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Time-intensive geoelectrical monitoring under winter wheat

Research output: Contribution to Journal/MagazineJournal articlepeer-review

<mark>Journal publication date</mark>1/08/2020
<mark>Journal</mark>Near Surface Geophysics
Issue number4
Number of pages13
Pages (from-to)413-425
Publication StatusPublished
<mark>Original language</mark>English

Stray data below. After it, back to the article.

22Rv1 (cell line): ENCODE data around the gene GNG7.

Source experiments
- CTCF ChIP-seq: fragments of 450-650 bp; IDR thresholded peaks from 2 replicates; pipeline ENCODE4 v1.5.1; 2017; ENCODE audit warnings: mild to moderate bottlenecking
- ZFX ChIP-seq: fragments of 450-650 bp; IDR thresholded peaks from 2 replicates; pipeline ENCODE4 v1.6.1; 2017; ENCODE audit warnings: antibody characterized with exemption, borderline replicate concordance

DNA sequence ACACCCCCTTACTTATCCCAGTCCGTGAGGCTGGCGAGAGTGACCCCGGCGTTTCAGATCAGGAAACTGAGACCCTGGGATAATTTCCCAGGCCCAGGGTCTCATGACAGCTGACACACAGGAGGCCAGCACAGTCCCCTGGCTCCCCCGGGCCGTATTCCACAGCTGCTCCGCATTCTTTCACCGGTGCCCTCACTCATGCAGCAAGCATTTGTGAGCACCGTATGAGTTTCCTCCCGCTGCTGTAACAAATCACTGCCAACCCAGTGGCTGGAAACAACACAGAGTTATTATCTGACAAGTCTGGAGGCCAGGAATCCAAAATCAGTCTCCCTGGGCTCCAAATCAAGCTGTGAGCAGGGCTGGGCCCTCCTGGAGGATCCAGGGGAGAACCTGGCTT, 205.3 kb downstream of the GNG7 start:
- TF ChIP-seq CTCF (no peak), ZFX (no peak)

Several studies have explored the potential of electrical resistivity tomography to monitor changes in soil moisture associated with the root water uptake of different crops. Such studies usually use a set of limited below-ground measurements throughout the growth season but are often unable to get a complete picture of the dynamics of the processes. With the development of high-throughput phenotyping platforms, we now have the capability to collect more frequent above-ground measurements, such as canopy cover, enabling the comparison with below-ground data. In this study hourly DC resistivity data were collected under the Field Scanalyzer platform at Rothamsted Research with different winter wheat varieties and nitrogen treatments in 2018 and 2019. Results from both years demonstrate the importance of applying the temperature correction to interpret hourly electrical conductivity (EC) data. Crops which received larger amounts of nitrogen showed larger canopy cover and more rapid changes in EC, especially during large rainfall events. The varieties showed contrasted heights although this does not appear to have influenced EC dynamics. The daily cyclic component of the EC signal was extracted by decomposing the time series. A shift in this daily component was observed during the growth season. For crops with appreciable difference in canopy cover, high frequency DC resistivity monitoring was able to distinguish the different below-ground behaviors. The results also highlight how coarse temporal sampling may affect interpretation of resistivity data from crop monitoring studies.